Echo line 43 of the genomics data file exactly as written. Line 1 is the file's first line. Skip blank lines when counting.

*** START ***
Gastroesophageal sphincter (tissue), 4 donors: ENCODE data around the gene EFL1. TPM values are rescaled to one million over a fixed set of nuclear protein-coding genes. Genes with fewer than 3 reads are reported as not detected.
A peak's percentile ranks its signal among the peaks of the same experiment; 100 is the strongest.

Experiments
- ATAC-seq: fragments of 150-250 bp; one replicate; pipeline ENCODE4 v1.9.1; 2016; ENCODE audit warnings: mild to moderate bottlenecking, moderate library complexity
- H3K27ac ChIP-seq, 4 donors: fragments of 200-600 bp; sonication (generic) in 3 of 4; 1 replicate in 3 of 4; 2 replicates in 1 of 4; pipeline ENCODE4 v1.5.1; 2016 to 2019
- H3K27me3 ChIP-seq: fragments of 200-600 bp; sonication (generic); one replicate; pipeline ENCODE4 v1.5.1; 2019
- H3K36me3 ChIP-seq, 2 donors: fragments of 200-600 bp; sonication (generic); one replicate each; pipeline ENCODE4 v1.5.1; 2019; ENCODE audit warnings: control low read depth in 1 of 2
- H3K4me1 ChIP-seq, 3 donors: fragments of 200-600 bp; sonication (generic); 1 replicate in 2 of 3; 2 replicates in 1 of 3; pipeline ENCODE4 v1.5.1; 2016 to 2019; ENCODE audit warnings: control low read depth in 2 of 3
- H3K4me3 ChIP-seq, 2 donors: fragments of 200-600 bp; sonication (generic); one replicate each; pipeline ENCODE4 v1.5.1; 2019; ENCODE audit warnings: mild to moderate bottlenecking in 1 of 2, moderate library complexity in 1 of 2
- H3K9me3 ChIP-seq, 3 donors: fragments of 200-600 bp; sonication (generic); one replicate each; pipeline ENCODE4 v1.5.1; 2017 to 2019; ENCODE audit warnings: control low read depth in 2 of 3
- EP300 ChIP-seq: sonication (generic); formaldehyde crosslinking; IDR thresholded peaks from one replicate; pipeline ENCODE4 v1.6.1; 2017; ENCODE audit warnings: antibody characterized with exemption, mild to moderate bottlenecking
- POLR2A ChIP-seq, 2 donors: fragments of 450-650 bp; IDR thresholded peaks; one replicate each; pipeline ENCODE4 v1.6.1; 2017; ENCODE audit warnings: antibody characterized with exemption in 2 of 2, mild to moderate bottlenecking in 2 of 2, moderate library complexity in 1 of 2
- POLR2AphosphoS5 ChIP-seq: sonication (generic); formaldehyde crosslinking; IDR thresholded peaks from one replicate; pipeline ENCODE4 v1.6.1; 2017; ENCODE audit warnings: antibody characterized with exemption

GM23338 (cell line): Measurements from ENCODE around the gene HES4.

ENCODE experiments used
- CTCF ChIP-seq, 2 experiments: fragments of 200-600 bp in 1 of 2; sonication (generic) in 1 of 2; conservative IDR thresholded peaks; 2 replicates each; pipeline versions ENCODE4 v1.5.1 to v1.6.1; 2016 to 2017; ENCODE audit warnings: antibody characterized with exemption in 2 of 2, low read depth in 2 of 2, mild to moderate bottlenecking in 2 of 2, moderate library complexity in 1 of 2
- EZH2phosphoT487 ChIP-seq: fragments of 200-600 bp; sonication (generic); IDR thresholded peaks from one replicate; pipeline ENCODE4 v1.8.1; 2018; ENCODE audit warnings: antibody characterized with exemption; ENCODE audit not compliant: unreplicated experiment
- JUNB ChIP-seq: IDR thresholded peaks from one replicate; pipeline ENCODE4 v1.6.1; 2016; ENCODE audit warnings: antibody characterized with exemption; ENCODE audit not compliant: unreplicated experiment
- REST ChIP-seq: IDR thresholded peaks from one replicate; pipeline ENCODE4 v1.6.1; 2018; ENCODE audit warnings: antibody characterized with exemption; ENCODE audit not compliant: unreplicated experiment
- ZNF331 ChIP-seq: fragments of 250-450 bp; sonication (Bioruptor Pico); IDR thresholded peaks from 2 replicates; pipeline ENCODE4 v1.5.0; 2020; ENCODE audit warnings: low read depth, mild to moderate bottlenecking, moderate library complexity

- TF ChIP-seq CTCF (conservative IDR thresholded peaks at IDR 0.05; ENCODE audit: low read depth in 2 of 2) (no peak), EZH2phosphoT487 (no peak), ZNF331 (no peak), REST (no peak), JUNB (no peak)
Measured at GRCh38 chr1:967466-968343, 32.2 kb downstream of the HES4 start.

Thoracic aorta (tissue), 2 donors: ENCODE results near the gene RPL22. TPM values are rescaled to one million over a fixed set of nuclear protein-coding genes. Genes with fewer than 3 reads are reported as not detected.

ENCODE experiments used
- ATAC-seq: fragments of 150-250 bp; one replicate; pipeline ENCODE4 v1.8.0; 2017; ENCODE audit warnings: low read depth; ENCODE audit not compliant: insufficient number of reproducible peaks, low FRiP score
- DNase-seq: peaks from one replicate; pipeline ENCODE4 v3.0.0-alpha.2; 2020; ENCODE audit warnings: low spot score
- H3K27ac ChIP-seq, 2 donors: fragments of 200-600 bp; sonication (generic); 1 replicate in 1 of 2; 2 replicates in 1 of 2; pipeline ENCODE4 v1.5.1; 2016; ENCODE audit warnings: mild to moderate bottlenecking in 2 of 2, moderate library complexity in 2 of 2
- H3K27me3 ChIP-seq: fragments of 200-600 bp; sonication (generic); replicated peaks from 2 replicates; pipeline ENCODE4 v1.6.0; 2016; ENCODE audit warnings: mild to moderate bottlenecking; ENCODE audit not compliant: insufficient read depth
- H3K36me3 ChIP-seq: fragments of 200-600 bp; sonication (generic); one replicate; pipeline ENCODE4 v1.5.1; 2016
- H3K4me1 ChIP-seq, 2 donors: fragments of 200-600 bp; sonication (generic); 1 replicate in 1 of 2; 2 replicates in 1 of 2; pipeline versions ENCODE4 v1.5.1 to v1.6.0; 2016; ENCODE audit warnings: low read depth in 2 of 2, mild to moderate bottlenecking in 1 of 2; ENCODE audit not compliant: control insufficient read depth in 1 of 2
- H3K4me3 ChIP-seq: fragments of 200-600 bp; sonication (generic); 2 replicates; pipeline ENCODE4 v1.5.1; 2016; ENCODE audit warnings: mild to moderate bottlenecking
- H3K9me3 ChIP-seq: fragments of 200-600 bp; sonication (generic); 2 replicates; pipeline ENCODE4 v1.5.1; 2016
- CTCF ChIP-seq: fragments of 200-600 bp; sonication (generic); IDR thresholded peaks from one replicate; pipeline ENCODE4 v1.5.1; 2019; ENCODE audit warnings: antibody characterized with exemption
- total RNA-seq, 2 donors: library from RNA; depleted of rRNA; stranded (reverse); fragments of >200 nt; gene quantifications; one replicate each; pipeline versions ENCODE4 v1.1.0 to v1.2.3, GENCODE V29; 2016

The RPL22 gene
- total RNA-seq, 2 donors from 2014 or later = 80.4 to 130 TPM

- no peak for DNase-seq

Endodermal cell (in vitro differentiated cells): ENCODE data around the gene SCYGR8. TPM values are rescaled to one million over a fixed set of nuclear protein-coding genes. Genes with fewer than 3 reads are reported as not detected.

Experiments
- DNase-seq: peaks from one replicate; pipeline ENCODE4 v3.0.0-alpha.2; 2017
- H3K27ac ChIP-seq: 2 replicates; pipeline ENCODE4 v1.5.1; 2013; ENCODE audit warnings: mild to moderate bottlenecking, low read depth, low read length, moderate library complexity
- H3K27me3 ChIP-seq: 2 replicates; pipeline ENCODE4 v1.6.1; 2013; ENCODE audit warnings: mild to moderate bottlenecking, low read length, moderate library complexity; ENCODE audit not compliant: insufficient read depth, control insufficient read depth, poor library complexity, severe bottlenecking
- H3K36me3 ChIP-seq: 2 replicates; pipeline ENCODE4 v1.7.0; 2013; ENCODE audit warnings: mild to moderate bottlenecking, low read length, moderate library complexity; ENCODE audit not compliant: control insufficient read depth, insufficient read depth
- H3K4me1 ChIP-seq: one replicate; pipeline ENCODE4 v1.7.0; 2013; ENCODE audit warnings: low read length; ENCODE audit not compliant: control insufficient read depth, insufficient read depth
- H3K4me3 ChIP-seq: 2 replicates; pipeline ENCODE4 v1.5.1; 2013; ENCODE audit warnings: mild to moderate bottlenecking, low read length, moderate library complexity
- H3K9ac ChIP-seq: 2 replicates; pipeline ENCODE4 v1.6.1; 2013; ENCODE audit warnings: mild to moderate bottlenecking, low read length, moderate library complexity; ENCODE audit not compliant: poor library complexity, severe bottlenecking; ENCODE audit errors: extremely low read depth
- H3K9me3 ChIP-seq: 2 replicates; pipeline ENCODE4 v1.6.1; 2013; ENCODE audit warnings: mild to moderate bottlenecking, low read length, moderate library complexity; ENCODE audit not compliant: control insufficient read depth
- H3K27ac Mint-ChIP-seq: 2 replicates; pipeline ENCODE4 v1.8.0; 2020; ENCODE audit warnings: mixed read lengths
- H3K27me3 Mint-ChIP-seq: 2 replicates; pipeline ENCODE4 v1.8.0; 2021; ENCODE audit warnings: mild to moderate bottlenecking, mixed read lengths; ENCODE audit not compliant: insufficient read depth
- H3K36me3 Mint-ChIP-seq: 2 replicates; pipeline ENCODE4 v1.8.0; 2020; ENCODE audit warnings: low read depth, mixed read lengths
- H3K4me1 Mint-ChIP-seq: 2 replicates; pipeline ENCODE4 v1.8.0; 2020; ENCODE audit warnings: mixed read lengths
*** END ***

- H3K36me3 ChIP-seq: 2 replicates; pipeline ENCODE4 v1.7.0; 2013; ENCODE audit warnings: mild to moderate bottlenecking, low read length, moderate library complexity; ENCODE audit not compliant: control insufficient read depth, insufficient read depth